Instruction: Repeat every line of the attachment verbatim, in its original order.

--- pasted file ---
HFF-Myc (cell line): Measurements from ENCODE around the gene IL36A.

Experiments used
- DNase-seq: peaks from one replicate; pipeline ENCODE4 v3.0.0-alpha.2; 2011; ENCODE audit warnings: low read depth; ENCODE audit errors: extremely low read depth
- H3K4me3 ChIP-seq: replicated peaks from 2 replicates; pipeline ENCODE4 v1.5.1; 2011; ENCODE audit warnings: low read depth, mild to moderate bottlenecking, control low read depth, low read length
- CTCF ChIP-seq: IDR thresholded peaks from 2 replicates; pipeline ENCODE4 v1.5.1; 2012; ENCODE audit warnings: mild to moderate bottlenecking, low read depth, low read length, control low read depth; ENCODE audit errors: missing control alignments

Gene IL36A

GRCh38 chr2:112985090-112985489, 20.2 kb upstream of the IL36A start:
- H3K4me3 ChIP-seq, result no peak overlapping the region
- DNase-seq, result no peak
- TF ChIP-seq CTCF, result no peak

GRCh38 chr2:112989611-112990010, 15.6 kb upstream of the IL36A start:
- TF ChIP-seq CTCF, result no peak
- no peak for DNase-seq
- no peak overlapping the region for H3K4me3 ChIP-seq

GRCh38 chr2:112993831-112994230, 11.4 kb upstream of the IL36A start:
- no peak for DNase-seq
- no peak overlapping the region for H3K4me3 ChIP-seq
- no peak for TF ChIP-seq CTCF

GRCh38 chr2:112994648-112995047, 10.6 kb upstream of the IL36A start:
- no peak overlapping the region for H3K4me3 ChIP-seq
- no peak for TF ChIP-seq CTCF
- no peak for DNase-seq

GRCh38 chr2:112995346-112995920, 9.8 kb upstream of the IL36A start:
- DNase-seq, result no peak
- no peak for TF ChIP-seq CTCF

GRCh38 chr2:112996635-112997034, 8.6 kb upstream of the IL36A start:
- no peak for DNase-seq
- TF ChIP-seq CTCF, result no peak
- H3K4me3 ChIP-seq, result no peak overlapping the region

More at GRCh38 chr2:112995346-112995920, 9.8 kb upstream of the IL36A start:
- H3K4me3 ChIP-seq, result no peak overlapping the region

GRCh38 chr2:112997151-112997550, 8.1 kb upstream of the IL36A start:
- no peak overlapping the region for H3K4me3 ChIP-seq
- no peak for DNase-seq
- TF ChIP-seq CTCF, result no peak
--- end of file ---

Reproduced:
HFF-Myc (cell line): Measurements from ENCODE around the gene IL36A.

Experiments used
- DNase-seq: peaks from one replicate; pipeline ENCODE4 v3.0.0-alpha.2; 2011; ENCODE audit warnings: low read depth; ENCODE audit errors: extremely low read depth
- H3K4me3 ChIP-seq: replicated peaks from 2 replicates; pipeline ENCODE4 v1.5.1; 2011; ENCODE audit warnings: low read depth, mild to moderate bottlenecking, control low read depth, low read length
- CTCF ChIP-seq: IDR thresholded peaks from 2 replicates; pipeline ENCODE4 v1.5.1; 2012; ENCODE audit warnings: mild to moderate bottlenecking, low read depth, low read length, control low read depth; ENCODE audit errors: missing control alignments

Gene IL36A

GRCh38 chr2:112985090-112985489, 20.2 kb upstream of the IL36A start:
- H3K4me3 ChIP-seq, result no peak overlapping the region
- DNase-seq, result no peak
- TF ChIP-seq CTCF, result no peak

GRCh38 chr2:112989611-112990010, 15.6 kb upstream of the IL36A start:
- TF ChIP-seq CTCF, result no peak
- no peak for DNase-seq
- no peak overlapping the region for H3K4me3 ChIP-seq

GRCh38 chr2:112993831-112994230, 11.4 kb upstream of the IL36A start:
- no peak for DNase-seq
- no peak overlapping the region for H3K4me3 ChIP-seq
- no peak for TF ChIP-seq CTCF

GRCh38 chr2:112994648-112995047, 10.6 kb upstream of the IL36A start:
- no peak overlapping the region for H3K4me3 ChIP-seq
- no peak for TF ChIP-seq CTCF
- no peak for DNase-seq

GRCh38 chr2:112995346-112995920, 9.8 kb upstream of the IL36A start:
- DNase-seq, result no peak
- no peak for TF ChIP-seq CTCF

GRCh38 chr2:112996635-112997034, 8.6 kb upstream of the IL36A start:
- no peak for DNase-seq
- TF ChIP-seq CTCF, result no peak
- H3K4me3 ChIP-seq, result no peak overlapping the region

More at GRCh38 chr2:112995346-112995920, 9.8 kb upstream of the IL36A start:
- H3K4me3 ChIP-seq, result no peak overlapping the region

GRCh38 chr2:112997151-112997550, 8.1 kb upstream of the IL36A start:
- no peak overlapping the region for H3K4me3 ChIP-seq
- no peak for DNase-seq
- TF ChIP-seq CTCF, result no peak